As far as academic research goes, there is shockingly little on the topic. Victoria Beck PhD has co-authored two papers on the subject of how sexual violence in video games is associated with rape myths, or the idea that victims are “making it up.” The first paper indicated video games which included rape were associated with rape myths. The second study indicated there was no statistically significant relationship between the two.
Despite the inconsistent findings, when asked for comment, Beck replied: “… sexual violence should not be ‘gamified.'”
“The reason I became interested in this area of research is because I watched my adult son play God of War, an older version. I’m not sure what the story line actually was in that game, but what I saw was disconcerting… male power was obtained by having sex with women. After a conversation with my son and a little bit research, I found, much to my chagrin, that men obtaining power from consensual or forced sex was not an uncommon theme in video games (art imitating life?).”
Similar research completed by Dr. André Melzer, the Assistant Professor in Psychology at the University of Luxembourg found that “stable or already well-established beliefs and habits were more important for RMA (Rape Myth Acceptance) than the one-time and short-term experience of playing a violent sexualized character in a fighting game.”
“Of course, assuming that sexualized violence in video games does NOT affect RMA on the basis of a single study would be premature. Given the fact that habitual gaming was associated with greater RMA in our study leaves open the possibility that repeated interactive encounters with sexualized violence may change player beliefs about RMA.”
When asked for further comment, Melzer replied “the results of the single study on the effects of sexualized game violence that we have conducted so far are regrettably insufficient to serve as basis for public recommendations. Therefore, I am unable to answer your more than justified (and necessary!) questions.”
There has not been enough research completed on the topic to truly understand the long-term effects “playing” sexual violence has on our beliefs and actions.
While most of the examples used thus far are concerning sexual violence against women, this article does not seek to ignore or diminish sexual assault against men in video games, which, while far less frequent, must also be addressed. Red Dead Redemption 2, which had the biggest opening weekend in entertainment history, includes a mission where the male cowboy protagonist is assaulted.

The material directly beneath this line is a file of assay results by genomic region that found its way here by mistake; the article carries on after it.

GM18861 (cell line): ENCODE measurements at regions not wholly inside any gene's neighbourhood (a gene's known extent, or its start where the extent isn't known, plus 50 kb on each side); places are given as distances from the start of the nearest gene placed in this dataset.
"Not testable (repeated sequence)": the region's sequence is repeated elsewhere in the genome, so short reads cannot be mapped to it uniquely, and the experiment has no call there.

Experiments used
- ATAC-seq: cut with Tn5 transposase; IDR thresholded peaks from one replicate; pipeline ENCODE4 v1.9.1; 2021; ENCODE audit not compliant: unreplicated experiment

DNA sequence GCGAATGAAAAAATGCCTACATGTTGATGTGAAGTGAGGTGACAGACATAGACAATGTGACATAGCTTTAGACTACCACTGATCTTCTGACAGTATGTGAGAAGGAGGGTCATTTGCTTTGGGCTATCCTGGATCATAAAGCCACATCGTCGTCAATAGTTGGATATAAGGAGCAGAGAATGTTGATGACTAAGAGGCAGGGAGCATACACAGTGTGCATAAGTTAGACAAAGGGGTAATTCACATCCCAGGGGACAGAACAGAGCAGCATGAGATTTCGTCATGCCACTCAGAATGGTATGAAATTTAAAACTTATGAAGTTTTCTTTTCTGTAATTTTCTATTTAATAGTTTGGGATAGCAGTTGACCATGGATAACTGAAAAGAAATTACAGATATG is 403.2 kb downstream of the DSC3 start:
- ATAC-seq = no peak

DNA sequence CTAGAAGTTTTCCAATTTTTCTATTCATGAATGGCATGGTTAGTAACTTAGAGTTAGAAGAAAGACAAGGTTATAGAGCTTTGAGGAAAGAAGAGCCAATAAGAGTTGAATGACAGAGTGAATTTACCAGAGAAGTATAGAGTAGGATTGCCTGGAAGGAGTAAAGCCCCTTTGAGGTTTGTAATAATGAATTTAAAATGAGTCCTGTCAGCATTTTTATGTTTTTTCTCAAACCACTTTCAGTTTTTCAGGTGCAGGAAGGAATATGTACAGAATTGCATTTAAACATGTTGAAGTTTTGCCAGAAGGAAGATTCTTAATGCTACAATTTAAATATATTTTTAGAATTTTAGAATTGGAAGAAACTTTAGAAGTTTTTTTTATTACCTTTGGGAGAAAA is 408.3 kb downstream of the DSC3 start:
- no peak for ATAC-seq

It’s important to point out this is not an argument for sexual assault to be completely removed from video games. Sexual violence is a real problem, and pretending it doesn’t exist by cutting it out of virtual narratives does nothing to address it. Making rape the end goal, however, is a completely different story.
Video games can be used as tools for education and empathy. TakeCARE, a video program from 2016 which was developed to help prevent sexual violence on college campuses, was shown to “positively influence bystander behavior toward friends,” proving video games could be a valuable tool in the eradication of rape culture.
So what’s the solution?
The problem of sexual assault, of course, is bigger than video games. Its solution will lie in how we move forward amidst #MeToo and the rise of people and institutions recognizing rape culture, and addressing it head on.
And it’s not only video game publishers who need to be held accountable. Fan-made, unauthorized patches and glitches are common practice. In 2014, Complex published the story “10 More of the Sexiest Nude Mods in Video Games,” where they listed off instances where modders “turning your favorite games into action-adventure skin flicks that are heavy on the bounce and light on the fabric textures.”
The article opens up with the line: “Valentine’s Day is in the rear view, so we can get back to what’s important in life: creeping.”
This is just one example of a particularly shitty gaming article, and if you need further evidence of the ways in which gaming culture can be misogynistic and toxic, look no further than Gamergate, or the article from Return of the Kings, “a blog for heterosexual, masculine men,” called “3 Ways Women Have Ruined Video Games.” Our own Rachel Kaser pointed out that in RDR2 the popularity of players killing a suffragette character says a lot about the people playing the games.
And perhaps the key difference between why people should be able to “play” violence but not “play” sexual violence, is because we still haven’t seemed to learn that sexual violence against women is bad. We know we can’t start beating up random people on the street like we do in GTA, and we wouldn’t do it IRL — we’d get arrested.
But when it comes to dealing with sexual assault we create “grey areas” as excuses, or punish women for being sexual. We dismiss victims’ stories and claim they “asked for it,” and will do literally everything else besides look at our own behavior and hold ourselves accountable. The vast majority of rapists won’t see a day in prison.
Ultimately, we are extensions of our virtual selves. What does it say about us when we play a game, of which the goal is to sexually assault someone? What does it say about larger society when women are frequently the target of it?